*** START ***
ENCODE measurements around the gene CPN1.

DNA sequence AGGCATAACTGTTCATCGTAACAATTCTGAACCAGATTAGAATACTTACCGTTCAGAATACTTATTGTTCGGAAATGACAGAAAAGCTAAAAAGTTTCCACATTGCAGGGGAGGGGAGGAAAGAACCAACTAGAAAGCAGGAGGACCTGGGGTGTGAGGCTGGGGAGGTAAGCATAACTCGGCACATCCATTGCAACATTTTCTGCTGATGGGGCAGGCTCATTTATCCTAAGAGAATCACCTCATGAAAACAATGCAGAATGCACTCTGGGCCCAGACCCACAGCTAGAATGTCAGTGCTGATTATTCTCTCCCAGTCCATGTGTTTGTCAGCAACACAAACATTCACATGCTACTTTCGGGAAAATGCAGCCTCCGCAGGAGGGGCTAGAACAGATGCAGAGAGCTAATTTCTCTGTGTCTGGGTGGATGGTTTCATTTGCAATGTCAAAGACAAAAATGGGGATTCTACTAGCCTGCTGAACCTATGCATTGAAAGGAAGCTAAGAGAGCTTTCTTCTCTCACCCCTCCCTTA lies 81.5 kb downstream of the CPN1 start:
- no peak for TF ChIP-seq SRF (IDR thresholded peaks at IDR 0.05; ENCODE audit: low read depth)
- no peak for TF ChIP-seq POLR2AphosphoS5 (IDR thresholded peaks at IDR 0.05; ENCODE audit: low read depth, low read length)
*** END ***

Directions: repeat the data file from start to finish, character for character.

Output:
ENCODE measurements around the gene CPN1.

DNA sequence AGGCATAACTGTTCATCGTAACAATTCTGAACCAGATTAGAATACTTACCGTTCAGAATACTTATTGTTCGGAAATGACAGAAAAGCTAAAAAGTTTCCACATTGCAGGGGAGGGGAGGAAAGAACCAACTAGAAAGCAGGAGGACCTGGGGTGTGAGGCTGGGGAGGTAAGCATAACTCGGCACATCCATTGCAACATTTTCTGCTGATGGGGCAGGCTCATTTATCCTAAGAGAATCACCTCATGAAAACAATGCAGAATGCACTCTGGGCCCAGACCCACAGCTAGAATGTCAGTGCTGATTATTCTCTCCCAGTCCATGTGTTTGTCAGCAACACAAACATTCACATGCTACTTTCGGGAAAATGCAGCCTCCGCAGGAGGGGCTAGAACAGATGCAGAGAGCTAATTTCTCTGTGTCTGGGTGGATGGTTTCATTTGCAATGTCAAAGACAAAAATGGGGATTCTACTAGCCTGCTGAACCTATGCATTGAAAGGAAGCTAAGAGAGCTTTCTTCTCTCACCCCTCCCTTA lies 81.5 kb downstream of the CPN1 start:
- no peak for TF ChIP-seq SRF (IDR thresholded peaks at IDR 0.05; ENCODE audit: low read depth)
- no peak for TF ChIP-seq POLR2AphosphoS5 (IDR thresholded peaks at IDR 0.05; ENCODE audit: low read depth, low read length)